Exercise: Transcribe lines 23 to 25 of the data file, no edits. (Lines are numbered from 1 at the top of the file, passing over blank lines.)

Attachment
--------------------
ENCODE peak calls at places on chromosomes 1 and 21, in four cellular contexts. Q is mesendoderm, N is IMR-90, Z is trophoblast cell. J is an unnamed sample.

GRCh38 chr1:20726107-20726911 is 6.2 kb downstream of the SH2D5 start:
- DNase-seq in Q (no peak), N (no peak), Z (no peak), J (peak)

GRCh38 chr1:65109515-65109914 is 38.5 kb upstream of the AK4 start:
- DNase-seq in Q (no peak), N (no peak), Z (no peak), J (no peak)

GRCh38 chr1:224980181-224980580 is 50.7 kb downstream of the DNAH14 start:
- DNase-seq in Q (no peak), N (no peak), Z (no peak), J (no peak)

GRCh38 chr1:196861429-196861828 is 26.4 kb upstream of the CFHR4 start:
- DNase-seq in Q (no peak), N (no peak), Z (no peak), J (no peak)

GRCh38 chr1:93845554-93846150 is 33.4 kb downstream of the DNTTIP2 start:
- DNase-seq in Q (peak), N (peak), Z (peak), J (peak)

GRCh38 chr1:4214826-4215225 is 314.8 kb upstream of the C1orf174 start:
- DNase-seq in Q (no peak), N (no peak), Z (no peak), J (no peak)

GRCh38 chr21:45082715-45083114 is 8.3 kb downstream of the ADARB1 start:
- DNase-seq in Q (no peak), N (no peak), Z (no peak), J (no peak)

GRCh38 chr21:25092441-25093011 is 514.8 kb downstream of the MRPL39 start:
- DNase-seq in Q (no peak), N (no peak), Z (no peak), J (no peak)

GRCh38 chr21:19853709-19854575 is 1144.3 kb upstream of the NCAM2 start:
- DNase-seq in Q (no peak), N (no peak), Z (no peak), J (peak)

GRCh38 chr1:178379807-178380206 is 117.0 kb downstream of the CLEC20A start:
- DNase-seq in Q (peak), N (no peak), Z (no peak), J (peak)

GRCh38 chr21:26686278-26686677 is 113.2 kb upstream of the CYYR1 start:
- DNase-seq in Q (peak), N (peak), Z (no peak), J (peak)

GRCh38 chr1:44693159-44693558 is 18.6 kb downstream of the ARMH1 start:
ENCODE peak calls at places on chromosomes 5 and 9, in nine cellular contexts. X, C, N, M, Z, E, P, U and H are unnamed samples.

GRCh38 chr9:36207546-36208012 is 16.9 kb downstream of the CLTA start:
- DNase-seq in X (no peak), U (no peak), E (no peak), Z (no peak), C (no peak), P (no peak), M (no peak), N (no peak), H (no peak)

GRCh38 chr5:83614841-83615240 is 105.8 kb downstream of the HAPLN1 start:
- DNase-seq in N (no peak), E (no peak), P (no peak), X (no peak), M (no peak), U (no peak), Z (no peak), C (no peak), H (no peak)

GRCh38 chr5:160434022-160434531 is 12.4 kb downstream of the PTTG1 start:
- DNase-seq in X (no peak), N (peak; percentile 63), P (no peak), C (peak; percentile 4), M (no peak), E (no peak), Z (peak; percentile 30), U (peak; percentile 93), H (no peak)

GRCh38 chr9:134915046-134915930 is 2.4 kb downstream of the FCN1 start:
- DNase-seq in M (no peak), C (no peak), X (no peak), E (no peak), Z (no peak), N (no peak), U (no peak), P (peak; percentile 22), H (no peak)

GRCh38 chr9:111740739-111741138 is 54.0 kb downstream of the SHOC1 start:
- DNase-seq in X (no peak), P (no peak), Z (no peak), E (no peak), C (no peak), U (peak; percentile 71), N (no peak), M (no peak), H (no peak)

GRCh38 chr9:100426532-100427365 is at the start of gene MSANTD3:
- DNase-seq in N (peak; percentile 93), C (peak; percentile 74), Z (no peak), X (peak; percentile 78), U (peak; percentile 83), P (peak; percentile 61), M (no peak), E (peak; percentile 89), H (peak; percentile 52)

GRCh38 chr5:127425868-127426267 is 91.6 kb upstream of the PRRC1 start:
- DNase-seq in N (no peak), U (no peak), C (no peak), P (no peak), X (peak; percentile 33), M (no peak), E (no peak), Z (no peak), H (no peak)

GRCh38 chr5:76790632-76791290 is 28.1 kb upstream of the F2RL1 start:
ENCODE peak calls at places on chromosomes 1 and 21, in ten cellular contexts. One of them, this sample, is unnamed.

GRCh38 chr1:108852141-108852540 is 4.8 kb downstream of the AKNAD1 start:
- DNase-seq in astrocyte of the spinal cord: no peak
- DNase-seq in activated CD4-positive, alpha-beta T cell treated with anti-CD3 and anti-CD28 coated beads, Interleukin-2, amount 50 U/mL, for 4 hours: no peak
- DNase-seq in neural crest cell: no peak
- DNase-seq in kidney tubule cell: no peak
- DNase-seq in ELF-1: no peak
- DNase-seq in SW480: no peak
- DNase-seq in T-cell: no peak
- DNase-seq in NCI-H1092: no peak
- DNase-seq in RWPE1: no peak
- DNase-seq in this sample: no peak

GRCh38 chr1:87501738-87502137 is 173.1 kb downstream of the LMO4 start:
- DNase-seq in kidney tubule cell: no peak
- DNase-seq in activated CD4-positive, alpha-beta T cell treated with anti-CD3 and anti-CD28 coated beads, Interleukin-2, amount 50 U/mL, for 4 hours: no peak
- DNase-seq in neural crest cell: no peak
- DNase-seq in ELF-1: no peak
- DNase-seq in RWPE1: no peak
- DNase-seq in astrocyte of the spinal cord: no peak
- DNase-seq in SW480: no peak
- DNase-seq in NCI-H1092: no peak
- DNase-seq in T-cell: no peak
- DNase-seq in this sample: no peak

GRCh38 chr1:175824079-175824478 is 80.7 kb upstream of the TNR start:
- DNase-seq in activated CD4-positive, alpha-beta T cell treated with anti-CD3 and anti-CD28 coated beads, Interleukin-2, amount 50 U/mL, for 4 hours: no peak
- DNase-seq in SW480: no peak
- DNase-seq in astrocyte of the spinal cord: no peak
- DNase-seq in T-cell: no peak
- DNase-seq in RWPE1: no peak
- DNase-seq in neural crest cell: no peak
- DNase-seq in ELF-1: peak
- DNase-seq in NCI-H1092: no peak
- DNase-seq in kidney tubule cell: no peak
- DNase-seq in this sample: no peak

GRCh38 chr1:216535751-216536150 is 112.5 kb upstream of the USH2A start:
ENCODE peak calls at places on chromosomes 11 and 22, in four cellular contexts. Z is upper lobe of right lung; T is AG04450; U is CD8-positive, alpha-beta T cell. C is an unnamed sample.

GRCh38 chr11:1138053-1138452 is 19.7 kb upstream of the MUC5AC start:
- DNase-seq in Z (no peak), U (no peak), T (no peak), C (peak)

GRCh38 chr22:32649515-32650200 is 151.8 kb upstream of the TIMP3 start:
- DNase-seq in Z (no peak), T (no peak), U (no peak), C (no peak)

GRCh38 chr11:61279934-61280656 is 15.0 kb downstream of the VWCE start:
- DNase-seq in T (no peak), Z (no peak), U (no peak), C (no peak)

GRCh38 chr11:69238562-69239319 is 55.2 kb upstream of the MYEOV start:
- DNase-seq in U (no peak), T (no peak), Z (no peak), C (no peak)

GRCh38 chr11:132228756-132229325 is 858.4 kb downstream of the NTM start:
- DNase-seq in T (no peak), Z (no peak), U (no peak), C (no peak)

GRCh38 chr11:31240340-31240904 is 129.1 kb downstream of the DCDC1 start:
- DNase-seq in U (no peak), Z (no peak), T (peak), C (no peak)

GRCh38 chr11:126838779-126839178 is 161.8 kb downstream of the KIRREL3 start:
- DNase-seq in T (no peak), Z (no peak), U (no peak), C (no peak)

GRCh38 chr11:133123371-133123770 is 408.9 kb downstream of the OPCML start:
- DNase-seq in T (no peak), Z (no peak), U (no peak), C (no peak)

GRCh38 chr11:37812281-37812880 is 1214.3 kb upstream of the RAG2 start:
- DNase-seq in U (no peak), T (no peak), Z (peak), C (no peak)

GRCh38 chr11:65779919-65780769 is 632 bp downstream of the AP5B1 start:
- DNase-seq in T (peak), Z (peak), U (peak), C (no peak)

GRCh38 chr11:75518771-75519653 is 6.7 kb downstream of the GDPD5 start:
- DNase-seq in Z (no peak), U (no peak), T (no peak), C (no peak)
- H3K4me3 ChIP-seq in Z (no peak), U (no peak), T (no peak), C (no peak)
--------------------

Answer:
- DNase-seq in Q (peak), N (peak), Z (no peak), J (peak)

GRCh38 chr1:44693159-44693558 is 18.6 kb downstream of the ARMH1 start:
ENCODE peak calls at places on chromosomes 5 and 9, in nine cellular contexts. X, C, N, M, Z, E, P, U and H are unnamed samples.